The Connection Between Healthy Vision and Learning in Early Childhood

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August 15, 2019, by Bard Optical


A young child’s developing and impressionable mind means that education is of the utmost importance. An unhindered flow of knowledge paves the way for your child to grow up with the skills and knowledge they need to succeed in this world.

Eyesight and eye problems are not topics that one would often relate to your child’s education, but what are the side effects of eyesight troubles on young children’s ability to learn? 

Let’s find out exactly how impactful your child’s vision is on their ability to learn and grow mentally, and how a change in vision can affect them in the long run:


The Visual Learning Connection

Most children, roughly 65%, are visual learners. With over half the population having to learn by seeing the information in front of them, it is easy to start questioning the integrity of their eyesight when they start to lag behind their peers who learn differently.

But if your child was having problems in school and you considered the possibility that their eyes were to blame, where would you start your search? 

In a lot of cases, the issue can be found in nearsightedness, farsightedness, or astigmatism. 

With a national average of around 25% of children wearing Rx glasses to correct one of these issues, it is easy to make the case that a child that learns in a visual setting can benefit from having them.

However, these are not the only vision problems that can hinder a child’s ability to learn.

There are a variety of vision problems that revolve around the muscles in the eye and how the eye works that can be hindering your child’s education, and the worst part is that these are much harder to detect.


Learning-Related Vision Problems

A learning-related vision problem, which is not a learning disability but rather an ocular issue, is any ocular condition that prohibits a child’s learning capabilities.

Learning-related vision problems are categorized under a few different classifications:

  • Refractive Complications
    • These types of vision problems include anything that hinders visual acuity, like nearsightedness, farsightedness and astigmatism. 
    • It also includes Higher-order aberrations, a distortion of the light that passes through the eye, which can cause low vision.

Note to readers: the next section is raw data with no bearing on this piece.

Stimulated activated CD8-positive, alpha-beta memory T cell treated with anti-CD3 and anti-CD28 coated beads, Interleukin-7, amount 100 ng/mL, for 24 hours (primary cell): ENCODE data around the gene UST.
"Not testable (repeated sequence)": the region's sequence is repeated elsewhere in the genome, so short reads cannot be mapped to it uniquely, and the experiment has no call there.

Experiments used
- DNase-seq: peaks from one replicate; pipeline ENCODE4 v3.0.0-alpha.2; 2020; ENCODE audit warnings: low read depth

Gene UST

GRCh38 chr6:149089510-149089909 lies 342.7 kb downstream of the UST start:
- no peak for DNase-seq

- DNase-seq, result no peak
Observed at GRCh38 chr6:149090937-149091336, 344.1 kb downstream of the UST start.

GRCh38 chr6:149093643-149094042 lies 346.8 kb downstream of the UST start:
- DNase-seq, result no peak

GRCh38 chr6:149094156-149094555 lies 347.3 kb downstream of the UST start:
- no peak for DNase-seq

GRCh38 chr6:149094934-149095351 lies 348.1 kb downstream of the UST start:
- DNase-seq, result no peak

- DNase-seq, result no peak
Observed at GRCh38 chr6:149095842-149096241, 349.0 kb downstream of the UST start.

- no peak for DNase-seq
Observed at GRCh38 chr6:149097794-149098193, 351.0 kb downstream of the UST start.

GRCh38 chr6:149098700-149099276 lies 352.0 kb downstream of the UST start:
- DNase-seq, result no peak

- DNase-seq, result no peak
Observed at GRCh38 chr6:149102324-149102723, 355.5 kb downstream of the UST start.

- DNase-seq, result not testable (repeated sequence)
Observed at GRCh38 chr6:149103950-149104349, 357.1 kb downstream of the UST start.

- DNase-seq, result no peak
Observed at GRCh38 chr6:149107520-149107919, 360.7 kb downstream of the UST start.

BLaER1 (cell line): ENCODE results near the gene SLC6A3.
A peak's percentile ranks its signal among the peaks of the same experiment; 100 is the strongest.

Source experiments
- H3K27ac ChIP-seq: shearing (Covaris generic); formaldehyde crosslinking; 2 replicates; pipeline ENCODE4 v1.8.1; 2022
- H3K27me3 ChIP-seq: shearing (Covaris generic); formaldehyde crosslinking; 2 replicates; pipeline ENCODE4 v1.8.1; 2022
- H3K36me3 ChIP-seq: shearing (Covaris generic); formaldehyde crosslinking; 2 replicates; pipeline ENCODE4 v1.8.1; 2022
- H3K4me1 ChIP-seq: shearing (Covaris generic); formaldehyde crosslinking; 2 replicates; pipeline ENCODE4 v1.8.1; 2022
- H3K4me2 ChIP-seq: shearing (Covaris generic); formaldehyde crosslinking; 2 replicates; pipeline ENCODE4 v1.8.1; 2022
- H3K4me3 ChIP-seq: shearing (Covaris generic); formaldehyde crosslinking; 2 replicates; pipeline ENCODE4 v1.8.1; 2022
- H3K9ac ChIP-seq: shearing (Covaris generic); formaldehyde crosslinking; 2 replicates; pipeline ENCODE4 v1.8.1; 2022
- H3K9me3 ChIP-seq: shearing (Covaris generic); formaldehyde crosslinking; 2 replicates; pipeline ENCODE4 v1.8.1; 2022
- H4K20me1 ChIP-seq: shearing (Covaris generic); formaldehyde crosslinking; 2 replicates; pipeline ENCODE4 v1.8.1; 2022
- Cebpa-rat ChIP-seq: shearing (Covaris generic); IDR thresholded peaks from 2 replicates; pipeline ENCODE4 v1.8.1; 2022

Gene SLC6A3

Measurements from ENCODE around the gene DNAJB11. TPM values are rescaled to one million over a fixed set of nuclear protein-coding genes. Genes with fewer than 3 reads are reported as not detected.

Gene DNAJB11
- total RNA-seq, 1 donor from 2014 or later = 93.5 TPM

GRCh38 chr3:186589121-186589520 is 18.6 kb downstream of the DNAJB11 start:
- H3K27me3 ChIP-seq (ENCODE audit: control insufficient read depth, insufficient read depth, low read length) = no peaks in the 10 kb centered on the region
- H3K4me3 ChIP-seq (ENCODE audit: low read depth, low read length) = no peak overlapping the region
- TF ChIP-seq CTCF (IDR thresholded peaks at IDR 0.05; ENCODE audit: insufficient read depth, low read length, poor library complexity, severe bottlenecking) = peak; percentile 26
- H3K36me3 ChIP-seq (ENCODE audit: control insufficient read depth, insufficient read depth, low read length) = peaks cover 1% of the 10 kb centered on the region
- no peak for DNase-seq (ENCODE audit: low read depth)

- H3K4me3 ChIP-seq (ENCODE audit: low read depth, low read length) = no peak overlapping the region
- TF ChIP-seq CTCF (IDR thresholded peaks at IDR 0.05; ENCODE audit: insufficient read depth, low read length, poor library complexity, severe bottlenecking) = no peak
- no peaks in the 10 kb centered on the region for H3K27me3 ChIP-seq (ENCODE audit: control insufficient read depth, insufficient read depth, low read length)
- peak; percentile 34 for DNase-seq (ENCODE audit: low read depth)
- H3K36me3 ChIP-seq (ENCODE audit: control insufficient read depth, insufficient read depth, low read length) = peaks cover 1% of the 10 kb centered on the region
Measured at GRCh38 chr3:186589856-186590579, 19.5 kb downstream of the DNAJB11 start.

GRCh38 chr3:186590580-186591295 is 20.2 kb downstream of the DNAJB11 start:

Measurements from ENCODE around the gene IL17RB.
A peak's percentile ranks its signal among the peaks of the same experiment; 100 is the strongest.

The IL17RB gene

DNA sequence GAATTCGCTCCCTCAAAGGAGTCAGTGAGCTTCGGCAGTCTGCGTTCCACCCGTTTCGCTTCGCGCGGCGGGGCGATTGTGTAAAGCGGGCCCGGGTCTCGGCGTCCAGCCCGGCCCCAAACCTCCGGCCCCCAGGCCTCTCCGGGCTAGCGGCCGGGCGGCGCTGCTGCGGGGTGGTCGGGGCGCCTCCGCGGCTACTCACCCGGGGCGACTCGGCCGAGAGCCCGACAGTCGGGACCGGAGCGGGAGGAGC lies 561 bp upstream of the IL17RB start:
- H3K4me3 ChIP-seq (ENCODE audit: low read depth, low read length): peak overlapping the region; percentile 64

• Functional Complications
    • This refers to any problems related to the neurological control of the eye whose side effects can include eye strain, blurred vision, double vision, and headaches.
  • Perceptual Vision Complications
    • This includes any vision problem that causes a disconnect between what the eye sees and what signals the brain receives.
    • This can affect your child via color blindness, having difficulty processing information presented to them, or identifying objects they see.



If your child suffers from any of these harder-to-detect vision troubles, there are several signs you can look out for to help diagnose them, such as:

  • Headaches
  • Blurry vision
  • Frequently rubbing their eyes
  • Avoidance or dislike of reading
  • Trouble remembering information
  • Frequently losing their place while reading
  • Poor hand-eye coordination

Any of these, and several more, symptoms can be a key indicator that your child is struggling to learn due to a learning-related vision problem.

No matter what type of learning-related vision problem your child might be suffering from, any burden that is put on their eyes can be a major blocker between them and a healthy education.

These are all paramount reasons why healthy vision practices and a steady routine of eye appointments are necessary for your child’s education and well-being.

If you think your child might be experiencing any of the above-mentioned vision problems, do not hesitate to contact your eye doctor right away, and get your child’s early education back on track!


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